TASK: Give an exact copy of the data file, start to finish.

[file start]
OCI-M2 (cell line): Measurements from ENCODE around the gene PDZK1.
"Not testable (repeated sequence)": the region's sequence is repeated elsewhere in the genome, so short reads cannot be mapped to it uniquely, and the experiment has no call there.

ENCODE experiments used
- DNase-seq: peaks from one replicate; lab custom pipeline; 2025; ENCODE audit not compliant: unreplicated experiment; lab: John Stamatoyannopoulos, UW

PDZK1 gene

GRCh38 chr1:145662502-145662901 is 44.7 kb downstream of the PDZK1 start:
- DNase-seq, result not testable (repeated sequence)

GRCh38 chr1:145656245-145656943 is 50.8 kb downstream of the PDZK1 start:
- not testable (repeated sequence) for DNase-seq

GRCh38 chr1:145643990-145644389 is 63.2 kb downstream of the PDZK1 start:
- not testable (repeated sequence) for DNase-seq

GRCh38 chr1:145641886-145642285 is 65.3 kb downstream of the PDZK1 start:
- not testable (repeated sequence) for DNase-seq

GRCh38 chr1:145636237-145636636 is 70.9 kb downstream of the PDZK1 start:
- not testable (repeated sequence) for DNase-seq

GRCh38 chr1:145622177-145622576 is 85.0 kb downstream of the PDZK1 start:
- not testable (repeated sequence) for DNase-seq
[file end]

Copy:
OCI-M2 (cell line): Measurements from ENCODE around the gene PDZK1.
"Not testable (repeated sequence)": the region's sequence is repeated elsewhere in the genome, so short reads cannot be mapped to it uniquely, and the experiment has no call there.

ENCODE experiments used
- DNase-seq: peaks from one replicate; lab custom pipeline; 2025; ENCODE audit not compliant: unreplicated experiment; lab: John Stamatoyannopoulos, UW

PDZK1 gene

GRCh38 chr1:145662502-145662901 is 44.7 kb downstream of the PDZK1 start:
- DNase-seq, result not testable (repeated sequence)

GRCh38 chr1:145656245-145656943 is 50.8 kb downstream of the PDZK1 start:
- not testable (repeated sequence) for DNase-seq

GRCh38 chr1:145643990-145644389 is 63.2 kb downstream of the PDZK1 start:
- not testable (repeated sequence) for DNase-seq

GRCh38 chr1:145641886-145642285 is 65.3 kb downstream of the PDZK1 start:
- not testable (repeated sequence) for DNase-seq

GRCh38 chr1:145636237-145636636 is 70.9 kb downstream of the PDZK1 start:
- not testable (repeated sequence) for DNase-seq

GRCh38 chr1:145622177-145622576 is 85.0 kb downstream of the PDZK1 start:
- not testable (repeated sequence) for DNase-seq